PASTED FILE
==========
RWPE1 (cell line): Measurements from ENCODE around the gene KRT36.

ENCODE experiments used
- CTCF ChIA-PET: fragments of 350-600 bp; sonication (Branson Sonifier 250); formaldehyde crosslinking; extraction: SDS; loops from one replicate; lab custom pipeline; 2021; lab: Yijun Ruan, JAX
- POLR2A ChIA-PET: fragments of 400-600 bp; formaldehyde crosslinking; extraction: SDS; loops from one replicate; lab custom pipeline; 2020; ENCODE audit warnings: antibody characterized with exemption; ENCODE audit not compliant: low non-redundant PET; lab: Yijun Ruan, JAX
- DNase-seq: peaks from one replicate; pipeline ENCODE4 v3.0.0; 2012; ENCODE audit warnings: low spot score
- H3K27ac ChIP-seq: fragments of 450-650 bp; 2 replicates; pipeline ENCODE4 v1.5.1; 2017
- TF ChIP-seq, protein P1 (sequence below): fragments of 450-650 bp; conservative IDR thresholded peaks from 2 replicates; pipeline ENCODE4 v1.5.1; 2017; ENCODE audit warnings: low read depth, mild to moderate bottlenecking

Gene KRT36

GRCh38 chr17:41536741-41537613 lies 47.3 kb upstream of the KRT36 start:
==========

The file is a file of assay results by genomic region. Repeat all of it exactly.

RWPE1 (cell line): Measurements from ENCODE around the gene KRT36.

ENCODE experiments used
- CTCF ChIA-PET: fragments of 350-600 bp; sonication (Branson Sonifier 250); formaldehyde crosslinking; extraction: SDS; loops from one replicate; lab custom pipeline; 2021; lab: Yijun Ruan, JAX
- POLR2A ChIA-PET: fragments of 400-600 bp; formaldehyde crosslinking; extraction: SDS; loops from one replicate; lab custom pipeline; 2020; ENCODE audit warnings: antibody characterized with exemption; ENCODE audit not compliant: low non-redundant PET; lab: Yijun Ruan, JAX
- DNase-seq: peaks from one replicate; pipeline ENCODE4 v3.0.0; 2012; ENCODE audit warnings: low spot score
- H3K27ac ChIP-seq: fragments of 450-650 bp; 2 replicates; pipeline ENCODE4 v1.5.1; 2017
- TF ChIP-seq, protein P1 (sequence below): fragments of 450-650 bp; conservative IDR thresholded peaks from 2 replicates; pipeline ENCODE4 v1.5.1; 2017; ENCODE audit warnings: low read depth, mild to moderate bottlenecking

Gene KRT36

GRCh38 chr17:41536741-41537613 lies 47.3 kb upstream of the KRT36 start: